‘SADD’ is Anything But

Madeline Sanstrum, Staff Writer

Although almost a month ago, SADD (Students Against Drunk Driving/Dangerous Decisions) week and Every 15 Minutes which was held from April 11-15 still has a very huge impact on the school in a positive manner, factually and emotionally.

Factually, since starting up the SADD project, the school hasn’t had student deaths related to drunk driving or dangerous decisions since January 1999, which was the death of freshman Kelsey Lynn Harrington when a drunk driver ran into a car in which she was riding.  As tragic as that event was, even then the death wasn’t by student hands as the “other” driver was impaired, not anyone in Harrignton’s vehicle.

Enough with the facts for now, though. Time to get in the emotional standpoint.

And as someone who didn’t cry when reading/watching The Hunger Games series, The Fault in Our Stars, The Book Thief, My Dog Skip, and Dead Poets Society, I can honestly say every aspect Every 15 Minutes ripped me apart. I knew a large portion of people who were part of the program, and I’m good friends with quite a few of them as well. It was hard for me to look them in the eye for the most part.

But even before I was a senior, it was hard to look them all in the face. The people who were part of the program were there because it mattered to them on a very deep level, and in a way they wanted to show how much they cared about the issue. One of this year’s Every 15 Minutes members and a very good friend of mine, Katie McMillan, said that her aunt had been hit by a distracted driver, and even though she is still alive she can no longer walk and is emotionally impaired from brain damage received in the crash.

I couldn’t see much of the mock car crash that was held Apr. 14, but the senior assembly for Every 15 Minutes was where I was hit hardest. The clips were pretty impactful, and real tear-jerkers for those in the audience including myself. Though the hard hitter was, without a doubt, the play about the effects of drunk driving. I won’t spoil it for the underclassmen and juniors, but it hit me the hardest because a) all around me were familiar faces (worn out places, worn out faces) [yes I know that won’t work but let me play with words] and b) since a large majority of the actors in the play were really good friends of mine. A few other names to add are Monica Angelico and Courtney White, both of which had important roles.

The part that made me crack at the end, however, was the fact I had to give one of them a eulogy at the end of show. Not to the crowd, it was something I’d done in speech as part of required curriculum and wanted to give her a copy. I barely took one step towards her and I already had to cry on a friend I was with. The fact of losing them scared me, in any situation. I knew it was all an act but I was scared of losing them all to something like that so soon. I knew no one would attempt it, but about people apart from the Every 15 Minutes group?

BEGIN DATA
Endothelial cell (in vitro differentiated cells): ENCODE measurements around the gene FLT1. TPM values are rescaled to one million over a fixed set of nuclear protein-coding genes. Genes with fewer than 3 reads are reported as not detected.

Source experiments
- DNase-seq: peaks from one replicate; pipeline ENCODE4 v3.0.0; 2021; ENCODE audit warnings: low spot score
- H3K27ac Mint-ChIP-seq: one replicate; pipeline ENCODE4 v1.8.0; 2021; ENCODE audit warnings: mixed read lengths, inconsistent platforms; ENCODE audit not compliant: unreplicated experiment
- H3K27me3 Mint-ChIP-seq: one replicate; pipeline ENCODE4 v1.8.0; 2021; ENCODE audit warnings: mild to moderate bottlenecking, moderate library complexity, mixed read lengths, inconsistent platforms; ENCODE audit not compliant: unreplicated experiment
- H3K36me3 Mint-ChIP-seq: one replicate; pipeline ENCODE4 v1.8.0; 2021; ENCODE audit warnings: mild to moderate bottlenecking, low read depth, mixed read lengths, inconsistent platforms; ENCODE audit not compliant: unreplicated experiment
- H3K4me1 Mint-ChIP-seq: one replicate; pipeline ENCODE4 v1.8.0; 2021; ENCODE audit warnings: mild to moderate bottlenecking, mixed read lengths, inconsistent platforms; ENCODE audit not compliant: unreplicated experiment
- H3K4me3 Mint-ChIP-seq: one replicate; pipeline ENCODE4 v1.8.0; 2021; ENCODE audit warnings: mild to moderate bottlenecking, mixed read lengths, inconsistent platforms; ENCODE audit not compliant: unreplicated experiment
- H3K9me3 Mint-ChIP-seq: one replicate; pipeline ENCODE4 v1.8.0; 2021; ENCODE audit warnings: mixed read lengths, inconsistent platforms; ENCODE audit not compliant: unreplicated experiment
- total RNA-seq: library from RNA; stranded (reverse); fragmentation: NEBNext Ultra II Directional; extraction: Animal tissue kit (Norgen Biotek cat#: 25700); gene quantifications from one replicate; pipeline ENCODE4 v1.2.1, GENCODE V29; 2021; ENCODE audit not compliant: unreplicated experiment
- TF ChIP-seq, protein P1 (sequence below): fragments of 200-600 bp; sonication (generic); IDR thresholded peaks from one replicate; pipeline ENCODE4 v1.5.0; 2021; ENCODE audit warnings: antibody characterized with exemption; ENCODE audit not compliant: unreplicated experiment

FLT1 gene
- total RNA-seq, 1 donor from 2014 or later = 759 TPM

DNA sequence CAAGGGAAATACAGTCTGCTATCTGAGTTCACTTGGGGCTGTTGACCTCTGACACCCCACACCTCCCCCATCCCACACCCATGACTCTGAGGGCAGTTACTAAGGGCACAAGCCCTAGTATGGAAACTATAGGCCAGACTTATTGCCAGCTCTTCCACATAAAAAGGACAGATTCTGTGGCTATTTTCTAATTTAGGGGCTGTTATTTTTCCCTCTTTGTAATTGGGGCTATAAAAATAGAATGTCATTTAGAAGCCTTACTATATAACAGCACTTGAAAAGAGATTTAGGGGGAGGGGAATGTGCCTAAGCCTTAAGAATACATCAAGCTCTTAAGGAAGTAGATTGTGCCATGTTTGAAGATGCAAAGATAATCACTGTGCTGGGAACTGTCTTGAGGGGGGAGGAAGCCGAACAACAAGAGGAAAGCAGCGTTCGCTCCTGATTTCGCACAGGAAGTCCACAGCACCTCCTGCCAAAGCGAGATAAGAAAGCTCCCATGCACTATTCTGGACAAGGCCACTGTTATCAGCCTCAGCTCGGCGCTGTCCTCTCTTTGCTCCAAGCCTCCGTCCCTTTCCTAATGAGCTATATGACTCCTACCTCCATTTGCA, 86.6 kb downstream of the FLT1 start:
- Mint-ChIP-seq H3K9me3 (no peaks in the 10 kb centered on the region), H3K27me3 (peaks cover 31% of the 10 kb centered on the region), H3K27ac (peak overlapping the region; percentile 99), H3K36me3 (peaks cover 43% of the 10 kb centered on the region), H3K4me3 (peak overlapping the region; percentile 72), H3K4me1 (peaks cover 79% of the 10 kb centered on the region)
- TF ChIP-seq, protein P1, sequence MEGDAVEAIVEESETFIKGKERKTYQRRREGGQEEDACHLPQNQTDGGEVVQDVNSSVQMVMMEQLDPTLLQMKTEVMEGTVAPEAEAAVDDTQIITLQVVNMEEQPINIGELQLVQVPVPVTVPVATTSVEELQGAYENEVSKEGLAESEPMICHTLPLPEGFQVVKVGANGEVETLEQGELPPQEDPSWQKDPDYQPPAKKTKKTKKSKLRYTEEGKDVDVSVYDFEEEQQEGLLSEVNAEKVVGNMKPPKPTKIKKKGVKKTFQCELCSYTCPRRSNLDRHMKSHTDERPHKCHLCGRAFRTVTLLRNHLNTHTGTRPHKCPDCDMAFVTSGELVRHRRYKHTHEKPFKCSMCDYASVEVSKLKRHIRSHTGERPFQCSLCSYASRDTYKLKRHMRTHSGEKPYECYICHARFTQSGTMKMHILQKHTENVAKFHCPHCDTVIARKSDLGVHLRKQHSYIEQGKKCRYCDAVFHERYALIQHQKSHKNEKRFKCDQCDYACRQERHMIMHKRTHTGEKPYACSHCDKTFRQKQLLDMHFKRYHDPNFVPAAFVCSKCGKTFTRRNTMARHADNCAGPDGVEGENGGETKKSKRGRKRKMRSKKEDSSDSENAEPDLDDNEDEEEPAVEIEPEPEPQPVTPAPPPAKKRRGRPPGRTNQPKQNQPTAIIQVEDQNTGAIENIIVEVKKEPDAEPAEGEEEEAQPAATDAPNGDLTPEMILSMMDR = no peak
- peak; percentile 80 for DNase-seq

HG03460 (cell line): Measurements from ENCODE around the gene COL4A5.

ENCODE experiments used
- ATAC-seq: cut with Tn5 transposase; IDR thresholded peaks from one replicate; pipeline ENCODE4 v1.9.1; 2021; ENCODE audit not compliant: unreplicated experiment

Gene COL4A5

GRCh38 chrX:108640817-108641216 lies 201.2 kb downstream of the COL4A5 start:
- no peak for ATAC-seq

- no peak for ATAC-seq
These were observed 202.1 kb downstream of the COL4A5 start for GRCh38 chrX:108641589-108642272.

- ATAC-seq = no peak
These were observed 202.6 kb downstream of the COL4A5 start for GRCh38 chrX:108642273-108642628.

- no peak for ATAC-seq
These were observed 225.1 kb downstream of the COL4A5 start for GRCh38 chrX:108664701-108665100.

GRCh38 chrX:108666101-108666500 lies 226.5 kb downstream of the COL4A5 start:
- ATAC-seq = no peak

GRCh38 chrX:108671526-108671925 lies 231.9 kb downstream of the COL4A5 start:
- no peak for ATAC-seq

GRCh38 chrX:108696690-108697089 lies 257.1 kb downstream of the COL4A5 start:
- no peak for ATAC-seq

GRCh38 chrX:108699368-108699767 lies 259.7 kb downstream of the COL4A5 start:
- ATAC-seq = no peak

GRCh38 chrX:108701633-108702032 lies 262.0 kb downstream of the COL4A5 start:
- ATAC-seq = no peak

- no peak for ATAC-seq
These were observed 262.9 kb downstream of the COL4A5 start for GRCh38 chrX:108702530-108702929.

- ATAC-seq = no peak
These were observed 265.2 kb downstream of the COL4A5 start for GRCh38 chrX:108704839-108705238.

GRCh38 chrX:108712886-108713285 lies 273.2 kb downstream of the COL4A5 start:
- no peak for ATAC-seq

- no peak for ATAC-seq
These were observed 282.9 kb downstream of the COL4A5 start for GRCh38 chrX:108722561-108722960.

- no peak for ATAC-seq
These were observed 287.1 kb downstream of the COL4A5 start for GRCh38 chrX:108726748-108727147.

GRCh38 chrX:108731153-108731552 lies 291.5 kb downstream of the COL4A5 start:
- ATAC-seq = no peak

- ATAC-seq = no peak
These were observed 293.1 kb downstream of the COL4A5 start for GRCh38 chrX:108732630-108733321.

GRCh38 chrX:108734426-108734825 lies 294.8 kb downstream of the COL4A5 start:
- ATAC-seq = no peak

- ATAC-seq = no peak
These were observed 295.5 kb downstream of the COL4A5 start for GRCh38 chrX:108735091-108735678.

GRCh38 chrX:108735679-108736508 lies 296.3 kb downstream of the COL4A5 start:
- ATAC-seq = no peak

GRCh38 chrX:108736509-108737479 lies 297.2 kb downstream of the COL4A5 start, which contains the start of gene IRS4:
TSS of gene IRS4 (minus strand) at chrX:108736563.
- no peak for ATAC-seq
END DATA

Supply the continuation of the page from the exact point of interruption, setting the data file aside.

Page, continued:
It took four people to calm me down, three of which were friends of mine in the group, one of which was my friend who I gave the copy of the eulogy to.

That’s my experience with it, though I have to wonder if everyone had the same thoughts and feelings on it as well. Losing someone is bad enough, relative or friend, but so suddenly? Out of drunken pride as well? I know not all accidents are caused by drunk driving, but that’s why SADD also stands for Students Against Dangerous Decisions. People die from drug overdose and suicide. In a nutshell, the project aims at lowering the number of sudden deaths, though it focuses of deadly car accidents and people under the influence too.

Imagine getting the news that, all of a sudden, your best friend or sibling or parent died from a car crash with a drunk driver.

No one wants that.

“This program reminds me that I am loved by so many people who I couldn’t imagine not being able to say goodbye to because of a stupid decision I made,” said Katie McMillan. “It reminds me of the importance of staying safe and ensuring that all of your plans for after high school aren’t cancelled because you weren’t around to make them happen. This program reminds me that I’m not invincible.”

In the back of my head, however, I think that expanding SADD to include suicide and drug overdose wouldn’t be half bad either. It’s not just alcohol that can kill a life. It can be anything else. Over all, I have a firm stance that SADD and Every 15 Minutes does do good work and makes a big impact on the school and students within it.